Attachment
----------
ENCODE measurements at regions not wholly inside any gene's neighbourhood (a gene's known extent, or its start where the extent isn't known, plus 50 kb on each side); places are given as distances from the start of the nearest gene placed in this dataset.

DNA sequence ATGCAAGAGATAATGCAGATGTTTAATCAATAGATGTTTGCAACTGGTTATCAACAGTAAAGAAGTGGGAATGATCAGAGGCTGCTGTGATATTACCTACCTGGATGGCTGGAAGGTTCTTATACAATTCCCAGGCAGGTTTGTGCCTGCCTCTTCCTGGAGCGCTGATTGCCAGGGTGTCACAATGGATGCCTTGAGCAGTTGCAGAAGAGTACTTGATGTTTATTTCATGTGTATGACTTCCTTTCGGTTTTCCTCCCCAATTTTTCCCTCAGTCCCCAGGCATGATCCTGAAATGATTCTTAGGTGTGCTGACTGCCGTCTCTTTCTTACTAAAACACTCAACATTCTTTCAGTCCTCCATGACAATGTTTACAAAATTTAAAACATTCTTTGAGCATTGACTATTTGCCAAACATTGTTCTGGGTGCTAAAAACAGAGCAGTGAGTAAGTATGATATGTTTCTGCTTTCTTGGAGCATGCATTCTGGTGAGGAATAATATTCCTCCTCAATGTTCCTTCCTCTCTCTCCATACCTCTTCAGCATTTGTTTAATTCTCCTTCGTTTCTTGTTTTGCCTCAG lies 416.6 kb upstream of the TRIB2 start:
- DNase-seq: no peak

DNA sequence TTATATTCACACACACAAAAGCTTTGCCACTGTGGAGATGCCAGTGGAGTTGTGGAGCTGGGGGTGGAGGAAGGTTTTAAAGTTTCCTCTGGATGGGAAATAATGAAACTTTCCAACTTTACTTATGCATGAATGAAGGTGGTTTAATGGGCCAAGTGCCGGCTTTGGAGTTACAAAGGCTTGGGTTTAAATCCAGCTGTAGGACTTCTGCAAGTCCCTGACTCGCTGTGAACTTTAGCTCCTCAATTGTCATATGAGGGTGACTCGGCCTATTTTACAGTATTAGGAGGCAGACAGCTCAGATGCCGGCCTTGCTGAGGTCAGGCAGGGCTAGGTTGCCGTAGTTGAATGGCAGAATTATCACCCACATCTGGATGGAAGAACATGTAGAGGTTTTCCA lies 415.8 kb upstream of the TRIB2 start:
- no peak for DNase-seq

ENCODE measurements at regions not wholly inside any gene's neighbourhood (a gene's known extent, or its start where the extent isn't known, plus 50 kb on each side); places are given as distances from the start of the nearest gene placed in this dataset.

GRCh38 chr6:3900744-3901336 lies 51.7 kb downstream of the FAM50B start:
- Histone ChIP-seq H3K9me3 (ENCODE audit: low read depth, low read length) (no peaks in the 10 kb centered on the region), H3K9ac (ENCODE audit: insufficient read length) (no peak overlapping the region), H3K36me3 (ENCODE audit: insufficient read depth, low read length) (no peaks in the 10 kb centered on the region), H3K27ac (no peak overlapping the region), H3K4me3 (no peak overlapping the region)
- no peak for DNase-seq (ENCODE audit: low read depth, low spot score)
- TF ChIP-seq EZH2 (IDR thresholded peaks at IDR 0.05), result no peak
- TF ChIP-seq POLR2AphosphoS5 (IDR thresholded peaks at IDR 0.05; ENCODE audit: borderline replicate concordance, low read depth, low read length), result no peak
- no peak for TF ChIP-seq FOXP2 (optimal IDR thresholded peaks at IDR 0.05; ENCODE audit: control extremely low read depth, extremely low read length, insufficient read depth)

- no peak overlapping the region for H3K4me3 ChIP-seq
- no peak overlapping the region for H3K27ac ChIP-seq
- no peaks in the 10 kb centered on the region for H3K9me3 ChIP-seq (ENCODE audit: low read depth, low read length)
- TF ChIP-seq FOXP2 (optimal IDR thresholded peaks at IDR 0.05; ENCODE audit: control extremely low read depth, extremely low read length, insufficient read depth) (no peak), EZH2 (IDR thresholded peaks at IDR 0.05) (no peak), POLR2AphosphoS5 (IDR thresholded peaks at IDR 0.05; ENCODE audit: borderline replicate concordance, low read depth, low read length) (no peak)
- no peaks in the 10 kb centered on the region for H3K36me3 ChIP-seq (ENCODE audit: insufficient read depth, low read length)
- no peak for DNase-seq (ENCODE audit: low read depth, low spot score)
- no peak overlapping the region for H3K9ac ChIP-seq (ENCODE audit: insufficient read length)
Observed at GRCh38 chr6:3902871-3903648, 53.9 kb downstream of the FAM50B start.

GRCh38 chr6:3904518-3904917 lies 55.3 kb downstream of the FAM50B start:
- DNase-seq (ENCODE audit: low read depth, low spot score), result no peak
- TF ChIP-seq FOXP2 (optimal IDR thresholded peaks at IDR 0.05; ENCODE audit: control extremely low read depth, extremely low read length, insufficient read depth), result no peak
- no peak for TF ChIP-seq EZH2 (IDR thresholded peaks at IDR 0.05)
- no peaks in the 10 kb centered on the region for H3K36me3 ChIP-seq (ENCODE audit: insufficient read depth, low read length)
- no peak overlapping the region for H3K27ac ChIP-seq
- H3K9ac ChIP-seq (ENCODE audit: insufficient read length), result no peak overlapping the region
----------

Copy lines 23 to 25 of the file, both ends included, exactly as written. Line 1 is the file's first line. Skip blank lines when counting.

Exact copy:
- TF ChIP-seq FOXP2 (optimal IDR thresholded peaks at IDR 0.05; ENCODE audit: control extremely low read depth, extremely low read length, insufficient read depth), result no peak
- no peak for TF ChIP-seq EZH2 (IDR thresholded peaks at IDR 0.05)
- no peaks in the 10 kb centered on the region for H3K36me3 ChIP-seq (ENCODE audit: insufficient read depth, low read length)